I was asked to contribute a small piece on resilience for a professional paper and was drawn to the observation of how essential resilience now is to anyone setting off on a new career path. Although always in the back of my mind I am concerned that resilience can morph into sheer bloody-mindedness; not knowing when to stop doing the same thing in the hope of success and take a different approach?
When do you know you are showing resilience in difficult circumstances and when do you know you are just hanging on hoping things will improve? Knowing the difference is a fine line that can only be discerned by self-awareness and trust in someone who knows where the pitfalls might be; someone who can see impartially. We all suffer from the inability to see the wood for the trees from time to time.
In this particular climate it is clear that we are all having to show more resilience than perhaps our generation has ever had to experience previously, and those who will do well and thrive, (more successful businesses are born from recession than any other time), will be those who take the calculated risk and show some confidence and courage in embracing new ways of thinking and behaving.
Sadly, the old days where one could whip off a fairly average CV and still manage to get into an interview have gone. Equally being offered a position without due process seems less and less usual. Knowing this can often send us into a bit of a panic. What do I have to offer? How can I tell people just how adaptive and capable I am? This is certainly a moment for resilience, to know that this is all just perception. You will have proved yourself on many different occasions, and this is only a challenge of how to phrase things correctly, where to address your energy, and in being realistic that there will be some disappointment. Real success often comes after disappointment.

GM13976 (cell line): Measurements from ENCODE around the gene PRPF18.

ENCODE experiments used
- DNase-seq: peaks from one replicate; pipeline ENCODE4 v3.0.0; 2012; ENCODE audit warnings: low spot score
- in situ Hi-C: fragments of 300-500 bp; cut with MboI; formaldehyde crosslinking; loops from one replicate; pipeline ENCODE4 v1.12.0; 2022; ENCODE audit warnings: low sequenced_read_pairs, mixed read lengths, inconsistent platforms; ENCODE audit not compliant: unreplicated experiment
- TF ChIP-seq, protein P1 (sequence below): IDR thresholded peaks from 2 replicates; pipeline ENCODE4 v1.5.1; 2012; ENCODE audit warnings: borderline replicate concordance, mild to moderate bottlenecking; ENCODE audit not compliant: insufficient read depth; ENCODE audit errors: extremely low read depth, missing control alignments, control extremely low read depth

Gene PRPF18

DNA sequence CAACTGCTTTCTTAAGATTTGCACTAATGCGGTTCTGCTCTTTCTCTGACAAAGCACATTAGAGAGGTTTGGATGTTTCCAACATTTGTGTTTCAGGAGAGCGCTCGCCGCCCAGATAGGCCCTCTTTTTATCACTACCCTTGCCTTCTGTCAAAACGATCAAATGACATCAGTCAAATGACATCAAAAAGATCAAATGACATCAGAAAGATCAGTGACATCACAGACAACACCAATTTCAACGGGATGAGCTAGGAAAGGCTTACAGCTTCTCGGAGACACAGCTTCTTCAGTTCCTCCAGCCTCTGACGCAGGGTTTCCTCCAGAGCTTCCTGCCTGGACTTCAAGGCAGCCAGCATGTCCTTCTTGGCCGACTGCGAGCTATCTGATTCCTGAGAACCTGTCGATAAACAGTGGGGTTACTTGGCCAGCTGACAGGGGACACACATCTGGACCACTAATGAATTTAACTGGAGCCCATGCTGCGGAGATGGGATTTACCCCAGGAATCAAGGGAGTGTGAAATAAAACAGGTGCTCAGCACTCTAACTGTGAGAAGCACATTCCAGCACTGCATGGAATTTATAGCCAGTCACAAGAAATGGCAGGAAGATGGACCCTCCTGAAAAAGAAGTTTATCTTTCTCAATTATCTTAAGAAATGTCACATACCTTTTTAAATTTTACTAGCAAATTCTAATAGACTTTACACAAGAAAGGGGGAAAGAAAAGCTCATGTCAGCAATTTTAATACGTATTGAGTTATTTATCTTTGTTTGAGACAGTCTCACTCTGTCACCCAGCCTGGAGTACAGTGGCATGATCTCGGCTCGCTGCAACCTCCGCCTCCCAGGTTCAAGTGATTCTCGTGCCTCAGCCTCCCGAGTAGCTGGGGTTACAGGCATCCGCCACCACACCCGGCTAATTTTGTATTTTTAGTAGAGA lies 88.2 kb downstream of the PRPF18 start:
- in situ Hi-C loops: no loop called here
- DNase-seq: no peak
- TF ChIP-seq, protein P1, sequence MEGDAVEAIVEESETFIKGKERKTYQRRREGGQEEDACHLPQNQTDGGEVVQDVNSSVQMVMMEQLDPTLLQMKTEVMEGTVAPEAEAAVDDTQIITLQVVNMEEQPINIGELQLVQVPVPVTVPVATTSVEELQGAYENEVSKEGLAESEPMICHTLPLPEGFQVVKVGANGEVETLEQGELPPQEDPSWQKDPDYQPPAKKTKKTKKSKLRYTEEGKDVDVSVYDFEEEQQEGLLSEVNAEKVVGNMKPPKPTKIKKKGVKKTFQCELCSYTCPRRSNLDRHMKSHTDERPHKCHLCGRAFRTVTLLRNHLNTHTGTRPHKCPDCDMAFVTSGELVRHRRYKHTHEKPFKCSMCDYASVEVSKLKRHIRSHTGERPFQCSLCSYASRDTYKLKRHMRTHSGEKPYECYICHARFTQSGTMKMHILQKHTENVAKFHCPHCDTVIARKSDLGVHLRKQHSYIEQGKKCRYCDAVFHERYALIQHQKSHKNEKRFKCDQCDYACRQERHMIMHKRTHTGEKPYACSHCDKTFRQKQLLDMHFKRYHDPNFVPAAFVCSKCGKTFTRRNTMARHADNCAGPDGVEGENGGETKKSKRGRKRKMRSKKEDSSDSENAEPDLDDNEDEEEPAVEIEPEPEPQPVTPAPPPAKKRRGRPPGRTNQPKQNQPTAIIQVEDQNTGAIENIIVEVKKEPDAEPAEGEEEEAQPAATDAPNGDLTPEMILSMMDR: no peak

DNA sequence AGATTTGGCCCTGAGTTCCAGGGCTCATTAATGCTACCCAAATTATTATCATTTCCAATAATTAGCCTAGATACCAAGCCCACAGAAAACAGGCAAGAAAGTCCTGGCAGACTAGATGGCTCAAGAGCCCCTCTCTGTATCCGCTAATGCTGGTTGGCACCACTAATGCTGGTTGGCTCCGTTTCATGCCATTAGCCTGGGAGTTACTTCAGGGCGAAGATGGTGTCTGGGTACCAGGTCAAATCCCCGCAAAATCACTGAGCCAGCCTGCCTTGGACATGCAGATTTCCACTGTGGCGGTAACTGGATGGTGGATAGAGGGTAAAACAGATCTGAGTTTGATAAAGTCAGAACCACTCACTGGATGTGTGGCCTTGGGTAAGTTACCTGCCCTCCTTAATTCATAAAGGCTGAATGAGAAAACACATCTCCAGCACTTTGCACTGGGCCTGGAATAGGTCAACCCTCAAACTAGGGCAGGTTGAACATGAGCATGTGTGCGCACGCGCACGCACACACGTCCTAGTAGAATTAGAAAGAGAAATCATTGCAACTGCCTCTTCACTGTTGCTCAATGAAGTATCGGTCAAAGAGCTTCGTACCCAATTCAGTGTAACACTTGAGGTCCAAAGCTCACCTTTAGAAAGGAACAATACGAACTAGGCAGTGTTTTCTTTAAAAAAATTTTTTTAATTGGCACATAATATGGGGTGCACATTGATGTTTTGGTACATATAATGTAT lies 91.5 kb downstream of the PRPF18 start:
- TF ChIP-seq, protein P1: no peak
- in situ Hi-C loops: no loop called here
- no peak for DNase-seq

Equally, anyone who has ever set up a business must embrace resilience if they want more than the first flurry of success. To build a strong future, strong foundations are essential.
Personally, setting off on the trail of self-employment, I was keen to practice what I was trained to do. Little realising that running a business would be the greater challenge, and that spinning many figurative plates would be the greatest challenge. Certainly, I just did not know what I did not know, yes, I was committed to hard work, but where should I address all this energy?
Success, even in these challenging times is more than possible, with the right support it is probable.
I am here to help and support, just reach out.